The first night they're met by Alaan, a stranger looking for old stories about given names in the Vale. When they're attacked by brigands, Alaan sacrifices himself to help the young men escape. The next morning, they meet a party of travelling Fáel. Among them Cynddl, a story finder, asks to join the boys on their trip downriver. A trip that will end up taking them much further south than they initially intended.
South, where Dease, Samul, Arden and Beldor Renné are plotting the political murder, at the annual Westbrook Fair, of their cousin Toren, current leader of the family. This way they want to prevent him from returning the Isle of Battle to the Wills, the Renné's age-old enemies. Indeed, they think this peace offer will make them vulnerable and bring the family to ruin, plus they hope to frame the Wills at the same time.
Also caught in the midst of this intrigue is 20-year-old Elise, daughter of the blind musician Lord Carral Wills and niece of the despicable Menwyn, who wants to marry her off to Prince Michael, son of Prince Neit of Innes, and use her to reawaken war against the Renné.
I found the beginning of the story rather slow, with the first four protagonists mainly rowing down the river, and sometimes reminiscent of the Fellowship of the Ring, with young cousins off on an adventure, meeting elf-like Fáel, being tracked down by scary men... I also thought the short glimpses at the numerous other characters' stories were kind of confusing. Thankfully, the plot really gets interesting when all pieces finally click together around 200 pages before the end, and the book suddenly becomes a page-turner.
There are aspects of this book that are really good - the quality of the writing, the unfolding history that underpins the story, the sense of various Celtic myths being interwoven and retold in a very different way. But whilst some of the characters are reasonably intriguing, some are, well, a bit flat - particularly, I have to say, the lead character, Tam. The biggest problem, though, was that long chunks of the story are positively tedious - essentially, they consist of: they travel a bit, then some baddies attack them, but against the odds our guys beat them or manage to escape, then they travel a bit more, then some more baddies attack them but, guess what, against the odds ...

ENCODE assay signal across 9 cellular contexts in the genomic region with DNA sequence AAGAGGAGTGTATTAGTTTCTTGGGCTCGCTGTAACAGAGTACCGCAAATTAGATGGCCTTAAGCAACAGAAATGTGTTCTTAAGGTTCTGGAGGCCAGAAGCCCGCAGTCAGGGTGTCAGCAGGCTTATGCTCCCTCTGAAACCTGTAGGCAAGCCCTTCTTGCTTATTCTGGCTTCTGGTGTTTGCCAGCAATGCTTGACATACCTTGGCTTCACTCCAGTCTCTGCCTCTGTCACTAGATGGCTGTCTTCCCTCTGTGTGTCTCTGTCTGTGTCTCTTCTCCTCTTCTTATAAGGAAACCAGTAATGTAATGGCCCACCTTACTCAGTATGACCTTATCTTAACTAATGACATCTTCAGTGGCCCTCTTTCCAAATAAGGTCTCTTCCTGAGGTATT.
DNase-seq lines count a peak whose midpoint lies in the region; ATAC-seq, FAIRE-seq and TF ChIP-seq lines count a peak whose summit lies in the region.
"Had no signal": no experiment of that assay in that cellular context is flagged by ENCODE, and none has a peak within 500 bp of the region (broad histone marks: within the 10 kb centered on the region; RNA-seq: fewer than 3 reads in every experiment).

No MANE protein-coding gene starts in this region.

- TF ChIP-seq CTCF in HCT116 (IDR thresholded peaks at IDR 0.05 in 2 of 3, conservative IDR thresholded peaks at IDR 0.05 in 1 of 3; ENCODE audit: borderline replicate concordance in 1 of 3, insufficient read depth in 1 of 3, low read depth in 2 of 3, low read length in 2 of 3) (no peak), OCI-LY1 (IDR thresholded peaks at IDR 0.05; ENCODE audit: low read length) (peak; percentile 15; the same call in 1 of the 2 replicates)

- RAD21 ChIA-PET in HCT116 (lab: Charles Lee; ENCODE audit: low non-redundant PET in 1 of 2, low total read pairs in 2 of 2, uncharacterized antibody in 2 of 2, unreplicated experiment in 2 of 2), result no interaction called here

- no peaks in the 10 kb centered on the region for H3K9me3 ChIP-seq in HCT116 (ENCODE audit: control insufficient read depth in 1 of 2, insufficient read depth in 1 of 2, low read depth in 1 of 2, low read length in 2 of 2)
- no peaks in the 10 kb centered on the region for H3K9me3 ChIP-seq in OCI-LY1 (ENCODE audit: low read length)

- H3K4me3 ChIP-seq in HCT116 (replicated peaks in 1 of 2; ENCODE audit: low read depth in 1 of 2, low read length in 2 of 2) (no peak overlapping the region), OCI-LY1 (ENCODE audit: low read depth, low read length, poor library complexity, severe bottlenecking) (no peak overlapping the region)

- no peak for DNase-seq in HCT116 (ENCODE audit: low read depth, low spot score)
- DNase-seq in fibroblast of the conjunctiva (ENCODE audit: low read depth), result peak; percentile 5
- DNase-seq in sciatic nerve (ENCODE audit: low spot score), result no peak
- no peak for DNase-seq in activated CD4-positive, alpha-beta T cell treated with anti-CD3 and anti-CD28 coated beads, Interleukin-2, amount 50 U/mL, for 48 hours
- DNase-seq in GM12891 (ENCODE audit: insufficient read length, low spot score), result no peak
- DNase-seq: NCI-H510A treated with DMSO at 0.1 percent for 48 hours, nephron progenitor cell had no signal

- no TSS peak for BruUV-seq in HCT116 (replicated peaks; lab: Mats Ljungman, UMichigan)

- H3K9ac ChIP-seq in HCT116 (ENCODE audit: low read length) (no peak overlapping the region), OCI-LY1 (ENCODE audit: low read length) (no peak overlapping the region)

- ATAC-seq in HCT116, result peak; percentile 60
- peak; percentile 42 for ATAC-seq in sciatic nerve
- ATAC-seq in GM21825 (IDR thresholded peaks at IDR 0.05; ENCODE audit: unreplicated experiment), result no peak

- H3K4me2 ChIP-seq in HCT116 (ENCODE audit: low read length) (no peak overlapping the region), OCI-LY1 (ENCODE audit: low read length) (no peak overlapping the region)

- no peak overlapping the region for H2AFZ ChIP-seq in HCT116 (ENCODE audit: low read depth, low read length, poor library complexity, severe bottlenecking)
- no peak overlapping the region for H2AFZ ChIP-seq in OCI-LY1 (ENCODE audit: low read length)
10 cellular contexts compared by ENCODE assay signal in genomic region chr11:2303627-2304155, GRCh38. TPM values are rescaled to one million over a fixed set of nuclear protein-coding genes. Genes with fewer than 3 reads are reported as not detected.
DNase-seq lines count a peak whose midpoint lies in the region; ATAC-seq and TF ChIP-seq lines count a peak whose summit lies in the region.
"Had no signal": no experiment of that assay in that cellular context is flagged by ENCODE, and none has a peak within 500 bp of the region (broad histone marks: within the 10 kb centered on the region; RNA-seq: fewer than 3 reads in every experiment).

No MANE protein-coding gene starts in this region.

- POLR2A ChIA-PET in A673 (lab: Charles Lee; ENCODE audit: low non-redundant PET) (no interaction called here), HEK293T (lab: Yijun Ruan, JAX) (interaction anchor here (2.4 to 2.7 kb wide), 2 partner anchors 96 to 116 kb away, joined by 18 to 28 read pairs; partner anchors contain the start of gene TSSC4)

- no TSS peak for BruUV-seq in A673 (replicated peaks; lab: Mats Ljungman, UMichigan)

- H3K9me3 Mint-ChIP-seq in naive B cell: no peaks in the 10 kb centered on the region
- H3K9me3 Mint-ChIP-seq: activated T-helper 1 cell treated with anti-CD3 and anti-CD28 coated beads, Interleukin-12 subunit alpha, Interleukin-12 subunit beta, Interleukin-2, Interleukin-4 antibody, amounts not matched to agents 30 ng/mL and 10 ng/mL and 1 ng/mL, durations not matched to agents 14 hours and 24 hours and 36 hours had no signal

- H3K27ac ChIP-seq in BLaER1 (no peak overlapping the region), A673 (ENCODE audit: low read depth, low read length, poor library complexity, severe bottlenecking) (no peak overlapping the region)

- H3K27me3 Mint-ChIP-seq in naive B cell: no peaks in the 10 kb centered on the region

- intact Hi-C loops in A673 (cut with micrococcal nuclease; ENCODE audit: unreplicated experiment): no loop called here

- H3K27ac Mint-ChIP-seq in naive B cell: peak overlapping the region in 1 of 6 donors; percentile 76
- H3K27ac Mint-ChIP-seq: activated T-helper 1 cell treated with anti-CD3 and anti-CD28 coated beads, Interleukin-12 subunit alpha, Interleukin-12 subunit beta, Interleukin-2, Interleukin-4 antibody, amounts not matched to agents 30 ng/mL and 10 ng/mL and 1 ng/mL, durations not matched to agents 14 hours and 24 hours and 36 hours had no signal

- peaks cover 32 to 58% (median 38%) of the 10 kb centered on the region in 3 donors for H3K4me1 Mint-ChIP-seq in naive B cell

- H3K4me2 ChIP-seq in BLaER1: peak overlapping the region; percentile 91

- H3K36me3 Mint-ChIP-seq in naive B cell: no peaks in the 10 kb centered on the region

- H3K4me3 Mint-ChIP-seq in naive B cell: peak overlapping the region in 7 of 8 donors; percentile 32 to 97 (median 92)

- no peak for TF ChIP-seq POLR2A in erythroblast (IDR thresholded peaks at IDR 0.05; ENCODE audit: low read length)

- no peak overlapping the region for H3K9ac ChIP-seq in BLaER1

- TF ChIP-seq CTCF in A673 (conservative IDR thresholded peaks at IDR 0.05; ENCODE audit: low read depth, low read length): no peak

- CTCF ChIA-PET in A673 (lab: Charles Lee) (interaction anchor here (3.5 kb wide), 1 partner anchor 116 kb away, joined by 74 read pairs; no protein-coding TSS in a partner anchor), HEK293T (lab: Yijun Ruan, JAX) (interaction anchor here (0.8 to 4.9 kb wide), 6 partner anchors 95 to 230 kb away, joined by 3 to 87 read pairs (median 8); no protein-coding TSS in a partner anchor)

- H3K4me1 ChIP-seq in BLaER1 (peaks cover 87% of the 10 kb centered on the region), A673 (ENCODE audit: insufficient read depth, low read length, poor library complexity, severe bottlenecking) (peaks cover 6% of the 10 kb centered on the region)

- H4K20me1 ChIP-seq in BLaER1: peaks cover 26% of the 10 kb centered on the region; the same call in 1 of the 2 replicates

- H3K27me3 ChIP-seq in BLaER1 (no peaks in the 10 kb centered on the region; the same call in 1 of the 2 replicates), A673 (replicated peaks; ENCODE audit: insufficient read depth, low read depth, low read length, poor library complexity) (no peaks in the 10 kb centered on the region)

I persevered with all three books, and was reasonably happy with how all the various characters' threads in the storyline were resolved at the end, but to be honest, it became a bit of a chore getting there. So, it was OK, but not something I will be going back to re-read.
Most Recent Customer Reviews
This is a light weight book with little memorable but nothing bad.
The book has lots of good points but lacks originality, it simply uses parts from other fantasy... Read more
Ok sometimes a relaxed pace in a book is pleasant, here i found it a little off putting. The main characters are typical every man style heroes out of their depth. Read morePublished on 30 May 2006 by genejoke
And how anybody can call The Swans war a clone of Jordan's The Wheel of time, is a wonder to me. I can only think of one explanation for the previous acid review - It must be a bad... Read morePublished on 11 Jan. 2005 by Isabella Balkert
I'd heard really good things about the book, but as soon as three young male characters appeared - one with a mysterious past, one cheeky and carefree, one strong and silent - I... Read morePublished on 3 Jun. 2004
Sean Russell is a genius, let it be known.
Starting with what seems like a peaceful traveller joining their campfire, then robbery, then they become hunted, but who is friend... Read more
When it comes right down to it, life is a series of interlocking stories, one of your stories interacting with that of someone else, or maybe those of a few other people. Read morePublished on 24 Nov. 2003 by David Roy